Finally we have Fleabot, the robot variant of the previously mentioned ‘Flea’, and in all honesty is the most accurate in terms of name-to-robot representation, even though it looks like it’s made almost exclusively out of a pole and some elastic bands, somewhat negating the ‘-bot’ suffix. It’s operated by a child his supposed lunatic inventor of a father, which I’m supposing because, fair warning, this isn’t the last we’ll be seeing of this dynamic duo, with or without this other child they’ve brought along for this event. James, the head child, suggests it’ll jump “ten metres or less… or more”, which is the exact type of optimism I would show if I were undertaking an event of this nature. It certainly does jump ten metres or less or more though, soaring through the air with consummate ease, and landing at the 8.70 metre mark, just shy of the human world record. I’ll give it to them, that’s mighty impressive. Fleabot takes gold, the bottle takes silver, and the RC car gets a bronze medal even though it didn’t actually do any f*cking jumping.

The Fleabot team join Ulrika and co. in the studio, where designated head child James is treated with all the intelligence and integrity of a child who just had a stick figure of a cat they drew put up on the fridge. My personal highlight is the exchange in which Ulrika asks “Where did you get THAT name from?” (as if it wasn’t painstakingly obvious), and upon hearing the similarities between Fleabot and an actual Flea responds with “*gasps* it jumps like a flea! That’s very smart”. Friendly reminder that we still have four and a half episodes of her to get through.

Robot Bomb Disposal

Yes, somehow we’re only halfway through this clusterf*ck of a B-Tec World’s Fair, and things are only going to get worse before they get better, because for some reason we now have an exhibition in bomb disposal robots. Why? I’m not sure, but presumably because the producers needed to give not-Philippa something to do. She’s sauntered on over to an RAF base to see who’s better and controlling a bomb disposal robot; Mike Brewer from Channel 4’s Top Gear knock-off Driven (yeah I’ve never heard of it either) or a ten-year-old child. Incredibly, the 10-year-old child wins, and the crowd goes wild, and Mike from Driven is never seen on British television again. Sadly, we don’t get to see any of these raucous scenes, as we have to head back to the studio so Ulrika can introduce us to the swimming.

Mike Brewer (centre) has been missing since being humiliated by a child on national television (2000, colourised)

Swimming: Heat One

Now you’d probably think, given the nature of the show, that the production company would spare no expense in creating the finest setting possible to handle these aquatic beasts when let loose upon the water? Well, in a way you’d be right, because they haven’t spent anything, but you’d also be wrong, as the swimmers are going to be competing in a school swimming pool, and I’m not even remotely joking. They’ve literally just turned up to a school expecting to use their facilities. You couldn’t make this stuff up. Ed informs us that the pool is 25 metres long, and if the sprint is anything to go by, we shouldn’t be raising our expectations too highly for this event.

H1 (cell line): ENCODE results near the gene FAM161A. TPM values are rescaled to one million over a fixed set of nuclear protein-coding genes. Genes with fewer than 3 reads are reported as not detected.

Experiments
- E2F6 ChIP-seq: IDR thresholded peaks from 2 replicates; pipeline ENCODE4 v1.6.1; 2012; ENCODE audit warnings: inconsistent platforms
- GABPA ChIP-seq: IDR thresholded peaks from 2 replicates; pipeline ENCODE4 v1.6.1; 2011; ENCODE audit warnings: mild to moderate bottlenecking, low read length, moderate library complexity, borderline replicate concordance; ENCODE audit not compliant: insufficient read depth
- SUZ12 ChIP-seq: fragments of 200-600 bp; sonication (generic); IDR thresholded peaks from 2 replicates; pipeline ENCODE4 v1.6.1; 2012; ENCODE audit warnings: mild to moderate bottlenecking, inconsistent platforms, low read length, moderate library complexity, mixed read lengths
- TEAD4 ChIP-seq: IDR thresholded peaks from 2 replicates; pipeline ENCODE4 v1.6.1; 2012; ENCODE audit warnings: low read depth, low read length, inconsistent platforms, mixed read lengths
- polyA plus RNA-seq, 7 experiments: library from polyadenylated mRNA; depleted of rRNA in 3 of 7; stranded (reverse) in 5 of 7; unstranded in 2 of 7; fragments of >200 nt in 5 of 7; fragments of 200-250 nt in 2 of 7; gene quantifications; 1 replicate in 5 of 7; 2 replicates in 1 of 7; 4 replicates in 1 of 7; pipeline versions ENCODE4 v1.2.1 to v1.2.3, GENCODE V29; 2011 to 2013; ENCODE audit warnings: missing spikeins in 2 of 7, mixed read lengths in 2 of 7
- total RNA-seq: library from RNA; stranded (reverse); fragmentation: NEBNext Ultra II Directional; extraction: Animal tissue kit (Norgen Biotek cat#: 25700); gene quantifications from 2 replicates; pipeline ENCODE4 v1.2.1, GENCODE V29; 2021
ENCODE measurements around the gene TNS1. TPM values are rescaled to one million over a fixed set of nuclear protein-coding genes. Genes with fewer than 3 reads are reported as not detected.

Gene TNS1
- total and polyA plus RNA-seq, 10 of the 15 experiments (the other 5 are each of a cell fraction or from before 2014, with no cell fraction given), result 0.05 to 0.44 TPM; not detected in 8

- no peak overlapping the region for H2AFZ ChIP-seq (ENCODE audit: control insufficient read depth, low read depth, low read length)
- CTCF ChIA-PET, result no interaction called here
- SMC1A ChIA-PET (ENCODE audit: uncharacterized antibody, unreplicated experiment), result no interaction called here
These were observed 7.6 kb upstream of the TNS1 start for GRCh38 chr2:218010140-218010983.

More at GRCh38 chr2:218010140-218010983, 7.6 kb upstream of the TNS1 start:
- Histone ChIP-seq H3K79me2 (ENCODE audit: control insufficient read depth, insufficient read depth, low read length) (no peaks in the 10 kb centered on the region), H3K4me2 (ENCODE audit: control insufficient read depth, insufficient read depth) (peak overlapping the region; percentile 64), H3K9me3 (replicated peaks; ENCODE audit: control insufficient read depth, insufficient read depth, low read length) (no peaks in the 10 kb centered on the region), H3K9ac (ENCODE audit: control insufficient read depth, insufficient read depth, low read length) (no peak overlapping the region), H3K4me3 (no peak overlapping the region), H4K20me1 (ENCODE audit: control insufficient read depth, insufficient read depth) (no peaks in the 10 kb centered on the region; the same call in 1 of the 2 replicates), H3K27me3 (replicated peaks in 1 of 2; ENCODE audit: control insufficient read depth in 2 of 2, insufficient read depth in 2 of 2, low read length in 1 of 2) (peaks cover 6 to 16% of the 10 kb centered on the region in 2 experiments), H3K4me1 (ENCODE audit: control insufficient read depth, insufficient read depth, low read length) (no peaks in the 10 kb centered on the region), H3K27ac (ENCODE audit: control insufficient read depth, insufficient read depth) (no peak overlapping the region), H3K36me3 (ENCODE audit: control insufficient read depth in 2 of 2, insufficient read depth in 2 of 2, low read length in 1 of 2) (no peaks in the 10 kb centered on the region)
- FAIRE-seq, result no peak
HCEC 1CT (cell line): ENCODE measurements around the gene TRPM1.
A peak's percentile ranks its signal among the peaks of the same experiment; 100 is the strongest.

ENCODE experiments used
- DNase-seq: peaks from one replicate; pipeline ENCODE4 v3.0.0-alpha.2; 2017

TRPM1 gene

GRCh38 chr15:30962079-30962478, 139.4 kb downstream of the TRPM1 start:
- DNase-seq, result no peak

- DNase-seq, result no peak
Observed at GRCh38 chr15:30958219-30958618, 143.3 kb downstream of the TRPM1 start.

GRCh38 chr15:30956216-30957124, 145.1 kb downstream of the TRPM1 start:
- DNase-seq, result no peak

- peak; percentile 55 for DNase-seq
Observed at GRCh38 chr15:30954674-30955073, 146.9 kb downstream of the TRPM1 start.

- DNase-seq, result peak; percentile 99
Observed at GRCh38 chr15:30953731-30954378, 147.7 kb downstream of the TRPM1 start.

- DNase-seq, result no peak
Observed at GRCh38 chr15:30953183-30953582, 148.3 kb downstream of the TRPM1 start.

Not-Philippa introduces us to our next possy of pasty white boys, who come bearing a “robot” named Lemming, and I use the term “robot” in the loosest sense of the word since it doesn’t really look like anything, not least an actual Lemming. It looks like someone just rummaged around the DT department looking for anything that they could stick to a metal base and this was the end product. Its opponent, Calypso, looks like it was built by Thomas Edison in comparison, which is saying something considering it’s using two plastic bottles as floatation devices here. In all fairness, it looks about the first decent thing we’ve seen all show, provided that it actually works, and is supposedly named after Jacques Cousteau’s boat, and that’s about as much sophistication as you’ll be seeing throughout the entire run of this show.

And for the second time this episode, just as I’ve gotten myself all steamed up and ready for some hardcore robotic athletic action, when I’m rudely interrupted by Ulrika to inform me that we’re getting some much-needed technical analysis from swimming extraordinaire Mark Foster, who, for those who don’t know, was basically the swimming G.O.A.T before Michael Phelps came along and stole his thunder. This part of the show is a bit hard to critique, because unlike Chris, he doesn’t actually give any technical analysis. Instead, Ulrika asks him personal questions, he responds, and she gets increasingly aroused by what he says. I can’t do it justice by typing it out, so instead I’m going to leave you a clip below to show you what I mean.

I hope you enjoyed that as much as Ulrika did.